Anonymous said...

Well, I still believe in Santa. -snicker-

Anonymous said...

Our 13 year old never officially admitted she no longer believed in Santa Claus. Maybe she still does : )

Googling Goddess said...

Do the kids live in a cave? Because if not, I highly doubt they believe in Santa. And the fact that the parents are still denying it is disturbing. I am finding such bizarre parenting behavior on the internet today.

Heather said...

What? No baby yet?

Ha ha. I can say that because I'm in the same position.

Anonymous said...

Sounds to me that the parents of the 14 year old are the strange ones - I hate to think what they've told them about where babies come from!

moo said...

We've been pretty honest with our kid. No santa, but other kids believe in him and that's OK. No Easter Bunny. And so on.

And, ok yeah, he's only 2. But we're not going to pretend some hairy, fat man is watching him 364 days of the year. It won't be the end of the world and it won't "ruin" his innocence.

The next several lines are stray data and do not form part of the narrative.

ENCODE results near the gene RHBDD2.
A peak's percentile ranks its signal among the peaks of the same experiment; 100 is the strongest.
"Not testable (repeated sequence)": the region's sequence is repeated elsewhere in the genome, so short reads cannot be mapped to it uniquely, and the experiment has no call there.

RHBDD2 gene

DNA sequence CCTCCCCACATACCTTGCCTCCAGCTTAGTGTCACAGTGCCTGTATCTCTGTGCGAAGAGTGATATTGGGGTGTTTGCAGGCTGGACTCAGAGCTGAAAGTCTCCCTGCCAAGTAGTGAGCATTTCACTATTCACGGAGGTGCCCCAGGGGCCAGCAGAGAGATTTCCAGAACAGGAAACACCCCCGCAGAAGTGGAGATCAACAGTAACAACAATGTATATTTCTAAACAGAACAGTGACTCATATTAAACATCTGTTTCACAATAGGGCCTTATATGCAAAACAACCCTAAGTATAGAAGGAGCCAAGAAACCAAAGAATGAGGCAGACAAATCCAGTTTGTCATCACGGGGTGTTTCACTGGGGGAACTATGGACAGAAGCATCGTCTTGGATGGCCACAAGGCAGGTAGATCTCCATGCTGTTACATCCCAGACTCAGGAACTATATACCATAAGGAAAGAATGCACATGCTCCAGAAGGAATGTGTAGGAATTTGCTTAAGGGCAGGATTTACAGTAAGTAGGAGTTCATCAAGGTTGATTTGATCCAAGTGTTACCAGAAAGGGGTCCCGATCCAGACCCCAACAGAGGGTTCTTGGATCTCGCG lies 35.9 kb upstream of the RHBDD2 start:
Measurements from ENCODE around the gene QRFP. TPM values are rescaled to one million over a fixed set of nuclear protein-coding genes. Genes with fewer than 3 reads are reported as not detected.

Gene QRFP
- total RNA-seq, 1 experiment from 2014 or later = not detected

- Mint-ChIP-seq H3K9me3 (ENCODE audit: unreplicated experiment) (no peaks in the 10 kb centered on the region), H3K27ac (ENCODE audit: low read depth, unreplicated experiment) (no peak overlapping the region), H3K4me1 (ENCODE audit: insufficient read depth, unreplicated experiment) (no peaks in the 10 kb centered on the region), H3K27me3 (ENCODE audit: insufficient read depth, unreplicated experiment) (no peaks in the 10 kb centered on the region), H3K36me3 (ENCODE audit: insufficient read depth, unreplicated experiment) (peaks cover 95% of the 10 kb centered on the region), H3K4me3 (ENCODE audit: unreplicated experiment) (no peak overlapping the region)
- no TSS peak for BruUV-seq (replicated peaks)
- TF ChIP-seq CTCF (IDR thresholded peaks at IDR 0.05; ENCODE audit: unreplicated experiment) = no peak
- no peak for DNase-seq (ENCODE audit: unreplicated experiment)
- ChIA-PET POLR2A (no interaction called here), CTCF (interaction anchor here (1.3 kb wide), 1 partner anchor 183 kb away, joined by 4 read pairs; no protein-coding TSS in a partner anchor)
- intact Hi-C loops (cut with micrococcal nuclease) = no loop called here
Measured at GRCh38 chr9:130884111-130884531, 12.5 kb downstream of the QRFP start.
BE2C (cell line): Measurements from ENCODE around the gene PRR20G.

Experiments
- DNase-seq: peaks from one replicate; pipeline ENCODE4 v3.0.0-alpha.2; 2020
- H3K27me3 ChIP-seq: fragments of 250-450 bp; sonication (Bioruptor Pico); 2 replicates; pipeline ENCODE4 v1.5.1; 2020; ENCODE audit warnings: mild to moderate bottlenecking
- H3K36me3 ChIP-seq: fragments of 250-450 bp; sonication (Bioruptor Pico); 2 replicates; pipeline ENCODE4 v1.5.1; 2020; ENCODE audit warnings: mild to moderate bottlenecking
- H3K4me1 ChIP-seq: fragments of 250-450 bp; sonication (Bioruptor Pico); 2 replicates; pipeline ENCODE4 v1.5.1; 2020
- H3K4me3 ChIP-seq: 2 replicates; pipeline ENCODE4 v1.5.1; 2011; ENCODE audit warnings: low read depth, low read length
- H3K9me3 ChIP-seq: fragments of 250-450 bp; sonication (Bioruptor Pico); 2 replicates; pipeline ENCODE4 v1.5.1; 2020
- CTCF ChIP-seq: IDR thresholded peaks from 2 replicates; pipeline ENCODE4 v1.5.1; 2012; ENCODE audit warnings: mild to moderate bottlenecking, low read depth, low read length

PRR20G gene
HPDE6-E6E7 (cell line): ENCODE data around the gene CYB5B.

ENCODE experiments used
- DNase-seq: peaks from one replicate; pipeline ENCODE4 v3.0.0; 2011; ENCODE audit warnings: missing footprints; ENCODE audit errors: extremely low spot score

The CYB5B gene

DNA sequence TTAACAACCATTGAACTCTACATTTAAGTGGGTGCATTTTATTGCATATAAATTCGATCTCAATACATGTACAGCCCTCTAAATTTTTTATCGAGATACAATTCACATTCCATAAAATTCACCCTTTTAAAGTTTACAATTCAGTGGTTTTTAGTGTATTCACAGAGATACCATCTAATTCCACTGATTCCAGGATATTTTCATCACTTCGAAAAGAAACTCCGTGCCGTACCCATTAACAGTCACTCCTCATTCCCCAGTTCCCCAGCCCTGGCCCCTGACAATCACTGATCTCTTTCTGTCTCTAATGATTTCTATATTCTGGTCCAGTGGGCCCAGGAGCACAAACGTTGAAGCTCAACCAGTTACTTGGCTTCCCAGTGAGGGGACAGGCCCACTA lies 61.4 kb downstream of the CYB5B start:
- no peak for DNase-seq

S~ said...

I doubt the kids believe in Santa, but it never hurts to be imaginative really. I still pretend Santa exists, particularly with my cousin's 4 yr old son.

kittenpie said...

You know, I'm with you. We haven't talked god and when we do, it will be in context of what some people believe. I'm going along with the bunny and Santa things for Misterpie's sake, though we didn't do them when I grew up.

I'd bet those older kids, though? Are going along with it at this point - either for the sake of their lame parents or for the gifties they're still getting. I bet they know and just haven't let on. Smart kids, really.

Christina said...

I realized there was no Santa somewhere around 7 years old, but I didn't let on to my mom for another year or two. After all, I got presents from mom and from Santa. Why not milk it for all it was worth, right? (kid logic)

And bonus points to you for using ROUS's in your argument. Bravo.

Kimberly said...

Without even knowing these people, I can pretty much guarantee you that the kids KNOW. There is actually no way in hell - unless they are never allowed out of the house - they they don't know. They KNOW. They're playing along to either 1. continue milking their parents for Christmas gifts and/or 2. they are afraid of hurting their parents' feelings by telling them they no longer believe.